Recently, a new turn of events happened in South West Asia, where Saudi Arabia and other Arab countries have cut all diplomatic ties with Qatar in a move to isolate the nation.
India having 7 million Indians in the Gulf (6 lakh in Qatar), has to navigate the faultlines in the region.
The Indian government has seen these developments as internal matter of Gulf Cooperation Council (GCC).
External Affairs Minister Sushma Swaraj had expressed hope that things will get normal within the GCC, saying that such things have happened in the past as well. However, the move will have a major impact on India-Qatar relationship.
The inflow of Qatar's FDI in India is significant. Meanwhile, Qatar, which is the home to a major US military base, called for a dialogue of openness and honesty.
These events will have a huge impact on India’s relationships with Qatar. We have explored the probable impacts of these events on India.
As Indian authorities has termed it an intra-GCC conflicts which is related to dynamics and geopolitics over Qatar’s support of Muslim Brotherhood and alleged support to the Islamic State and al-Qaeda. So India does not need to take any particular stand on this conflict.
India also has good relations with Saudi Arabia, the world’s biggest exporter of crude oil. Abu Dhabi in the UAE is also a major oil exporter.
Qatar is the biggest supplier of liquefied natural gas (LNG) to India. It is a major seller of condensate – a low-density liquid fuel and refining product derived from natural gas.
So, India is required to have a balanced stance for the time being unless Indians living in Qatar are affected in a major way.
This has meant closer strategic ties between India and these West Asian countries, which have traditionally been closer to Pakistan.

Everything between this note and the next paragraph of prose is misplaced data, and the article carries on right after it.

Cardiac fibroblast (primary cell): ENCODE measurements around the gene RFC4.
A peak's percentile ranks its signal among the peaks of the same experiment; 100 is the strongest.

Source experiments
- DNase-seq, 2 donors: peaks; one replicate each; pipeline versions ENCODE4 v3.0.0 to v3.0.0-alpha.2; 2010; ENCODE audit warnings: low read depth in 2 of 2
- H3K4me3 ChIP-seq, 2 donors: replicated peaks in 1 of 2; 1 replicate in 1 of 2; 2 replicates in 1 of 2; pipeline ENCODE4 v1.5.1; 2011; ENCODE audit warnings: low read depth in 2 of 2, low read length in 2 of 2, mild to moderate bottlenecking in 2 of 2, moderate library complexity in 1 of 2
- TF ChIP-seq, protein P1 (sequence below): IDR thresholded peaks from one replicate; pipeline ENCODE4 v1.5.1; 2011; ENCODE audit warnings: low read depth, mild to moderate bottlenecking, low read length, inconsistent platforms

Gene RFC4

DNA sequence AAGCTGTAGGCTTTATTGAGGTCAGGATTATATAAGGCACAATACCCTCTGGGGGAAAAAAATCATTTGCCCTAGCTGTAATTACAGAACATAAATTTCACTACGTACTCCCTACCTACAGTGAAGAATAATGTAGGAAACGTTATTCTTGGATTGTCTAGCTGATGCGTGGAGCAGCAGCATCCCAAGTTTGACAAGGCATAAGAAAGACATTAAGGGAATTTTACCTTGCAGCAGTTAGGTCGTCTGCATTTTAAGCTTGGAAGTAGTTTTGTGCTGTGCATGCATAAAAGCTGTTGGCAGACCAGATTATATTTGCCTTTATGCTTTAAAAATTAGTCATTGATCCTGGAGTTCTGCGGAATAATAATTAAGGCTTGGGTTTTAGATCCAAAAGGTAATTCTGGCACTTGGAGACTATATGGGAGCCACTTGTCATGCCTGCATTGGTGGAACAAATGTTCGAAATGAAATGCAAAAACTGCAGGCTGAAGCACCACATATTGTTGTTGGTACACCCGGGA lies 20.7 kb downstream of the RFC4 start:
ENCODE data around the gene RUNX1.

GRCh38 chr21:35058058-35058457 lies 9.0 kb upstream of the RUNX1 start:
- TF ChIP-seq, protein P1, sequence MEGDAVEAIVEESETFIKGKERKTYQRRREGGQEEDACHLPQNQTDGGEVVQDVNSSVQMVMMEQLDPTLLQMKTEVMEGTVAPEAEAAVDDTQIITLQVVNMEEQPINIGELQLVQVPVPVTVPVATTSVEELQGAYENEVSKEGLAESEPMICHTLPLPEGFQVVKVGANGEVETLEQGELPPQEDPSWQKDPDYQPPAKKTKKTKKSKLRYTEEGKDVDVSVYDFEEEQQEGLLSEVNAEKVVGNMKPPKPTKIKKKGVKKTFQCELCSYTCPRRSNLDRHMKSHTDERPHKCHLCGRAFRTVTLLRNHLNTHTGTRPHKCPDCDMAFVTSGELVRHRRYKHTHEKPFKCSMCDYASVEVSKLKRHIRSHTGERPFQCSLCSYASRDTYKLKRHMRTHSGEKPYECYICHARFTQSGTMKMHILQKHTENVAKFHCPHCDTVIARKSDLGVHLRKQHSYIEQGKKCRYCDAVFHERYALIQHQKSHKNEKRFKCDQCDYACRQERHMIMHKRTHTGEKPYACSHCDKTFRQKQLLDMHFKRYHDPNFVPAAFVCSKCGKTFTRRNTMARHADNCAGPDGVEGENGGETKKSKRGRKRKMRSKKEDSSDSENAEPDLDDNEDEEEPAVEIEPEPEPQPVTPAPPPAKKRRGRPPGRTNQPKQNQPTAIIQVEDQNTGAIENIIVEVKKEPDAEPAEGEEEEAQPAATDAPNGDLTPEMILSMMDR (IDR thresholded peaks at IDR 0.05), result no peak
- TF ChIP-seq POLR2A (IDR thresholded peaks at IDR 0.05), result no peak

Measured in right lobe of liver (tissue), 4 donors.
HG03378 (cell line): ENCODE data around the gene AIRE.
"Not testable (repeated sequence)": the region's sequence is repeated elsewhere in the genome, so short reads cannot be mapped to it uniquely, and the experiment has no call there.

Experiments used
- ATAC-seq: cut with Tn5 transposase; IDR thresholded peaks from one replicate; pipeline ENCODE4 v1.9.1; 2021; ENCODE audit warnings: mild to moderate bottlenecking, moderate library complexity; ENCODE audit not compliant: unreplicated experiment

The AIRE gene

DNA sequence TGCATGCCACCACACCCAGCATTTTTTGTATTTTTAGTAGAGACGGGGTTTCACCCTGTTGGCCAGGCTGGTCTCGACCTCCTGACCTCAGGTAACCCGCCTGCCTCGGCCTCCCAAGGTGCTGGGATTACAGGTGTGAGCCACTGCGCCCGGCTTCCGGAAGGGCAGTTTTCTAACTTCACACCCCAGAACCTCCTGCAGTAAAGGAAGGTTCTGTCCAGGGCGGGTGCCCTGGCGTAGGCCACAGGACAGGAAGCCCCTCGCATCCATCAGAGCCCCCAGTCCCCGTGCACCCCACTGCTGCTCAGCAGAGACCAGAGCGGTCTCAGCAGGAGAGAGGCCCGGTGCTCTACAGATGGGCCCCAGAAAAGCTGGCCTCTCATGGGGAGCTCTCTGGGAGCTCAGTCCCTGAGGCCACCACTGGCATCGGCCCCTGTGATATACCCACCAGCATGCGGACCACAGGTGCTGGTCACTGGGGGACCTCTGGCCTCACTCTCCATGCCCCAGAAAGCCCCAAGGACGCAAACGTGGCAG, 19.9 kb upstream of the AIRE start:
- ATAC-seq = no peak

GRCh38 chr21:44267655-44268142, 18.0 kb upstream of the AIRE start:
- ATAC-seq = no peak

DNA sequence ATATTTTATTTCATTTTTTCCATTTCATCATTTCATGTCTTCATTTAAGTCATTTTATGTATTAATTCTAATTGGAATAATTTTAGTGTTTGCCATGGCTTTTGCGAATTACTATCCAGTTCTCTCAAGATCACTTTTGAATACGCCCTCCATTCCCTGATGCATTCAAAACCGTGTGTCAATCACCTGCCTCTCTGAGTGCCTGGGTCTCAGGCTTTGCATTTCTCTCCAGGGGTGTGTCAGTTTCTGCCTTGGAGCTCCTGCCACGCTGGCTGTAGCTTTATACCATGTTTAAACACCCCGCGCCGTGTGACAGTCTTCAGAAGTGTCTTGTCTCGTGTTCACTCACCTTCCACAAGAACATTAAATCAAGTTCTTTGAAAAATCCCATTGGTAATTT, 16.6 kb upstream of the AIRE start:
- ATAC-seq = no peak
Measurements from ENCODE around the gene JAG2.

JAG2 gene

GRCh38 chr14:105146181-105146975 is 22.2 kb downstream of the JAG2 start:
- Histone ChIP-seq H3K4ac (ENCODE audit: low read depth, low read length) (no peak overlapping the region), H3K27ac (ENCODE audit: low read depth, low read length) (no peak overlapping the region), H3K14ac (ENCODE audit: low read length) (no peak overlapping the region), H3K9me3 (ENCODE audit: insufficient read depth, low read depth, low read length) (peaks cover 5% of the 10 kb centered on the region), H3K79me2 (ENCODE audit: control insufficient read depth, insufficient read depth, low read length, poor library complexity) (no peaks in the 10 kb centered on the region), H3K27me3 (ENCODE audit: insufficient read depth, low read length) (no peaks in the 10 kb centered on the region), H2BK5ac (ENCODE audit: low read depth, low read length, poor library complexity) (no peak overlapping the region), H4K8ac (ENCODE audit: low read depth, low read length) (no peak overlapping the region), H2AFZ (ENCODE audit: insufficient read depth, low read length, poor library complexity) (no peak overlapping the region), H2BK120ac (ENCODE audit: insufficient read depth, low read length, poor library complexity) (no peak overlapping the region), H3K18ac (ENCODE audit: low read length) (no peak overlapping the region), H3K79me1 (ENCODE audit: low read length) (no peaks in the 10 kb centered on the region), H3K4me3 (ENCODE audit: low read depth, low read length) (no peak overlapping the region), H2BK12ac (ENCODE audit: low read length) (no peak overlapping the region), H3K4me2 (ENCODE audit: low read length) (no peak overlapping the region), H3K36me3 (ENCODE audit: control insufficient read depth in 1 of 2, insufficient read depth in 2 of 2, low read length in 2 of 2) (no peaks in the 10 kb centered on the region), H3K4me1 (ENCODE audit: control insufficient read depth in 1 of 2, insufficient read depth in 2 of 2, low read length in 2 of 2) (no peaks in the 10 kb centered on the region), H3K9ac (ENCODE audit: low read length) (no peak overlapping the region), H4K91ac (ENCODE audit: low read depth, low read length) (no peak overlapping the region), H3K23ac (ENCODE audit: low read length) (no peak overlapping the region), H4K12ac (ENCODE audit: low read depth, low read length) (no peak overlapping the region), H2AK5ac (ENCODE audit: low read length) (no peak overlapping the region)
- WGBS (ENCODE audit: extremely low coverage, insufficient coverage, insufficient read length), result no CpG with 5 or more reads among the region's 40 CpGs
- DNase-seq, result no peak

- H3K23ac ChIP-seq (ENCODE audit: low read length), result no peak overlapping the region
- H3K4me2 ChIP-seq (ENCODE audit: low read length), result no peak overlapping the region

In recent years, the enhanced counter-terrorism cooperation with Saudi Arabia and UAE, in particular, has yielded rich dividends, as all of them have been able to intercept and send back people with links to the Islamic State.
Saudi and the UAE were among the few countries which recognized the Taliban government in Afghanistan in the 1990s, Qatar had facilitated talks with Taliban by allowing them to open an office in Doha.
As India’s strategic and security interests are intertwined with its relations with these West Asian countries, it will be difficult for India to choose sides.
Also, India is heavily dependent on West Asian Countries for its energy demand. It is estimated that India depends on Gulf countries for almost half of its energy needs — both in oil and gas sector.
The turmoil in the Gulf, as was witnessed during the Gulf war, Arab Spring, war in Yemen, Libya crisis, has always had the tendency to adversely impact the flow of energy from the region to India.
Impact on India-Qatar Bilateral trade
The Bilateral trade between India and Qatar has been very good in recent years.
The Bilateral trade had reached a high of $ 16.68 billion in 2013-14, and it was reduced to $ 9.93 billion in the 2015-16 fiscal.
India’s exports have fluctuated in the range of $ 900 million to $ 1,000 million.The value based Imports have declined sharply in the last 1-2 years due to the decrease in international oil and gas prices.India is in a need of $ 1 trillion in the next 5 years in infrastructure sector alone and Qatar Investment Authority (QIA) can invest heavily in this sector.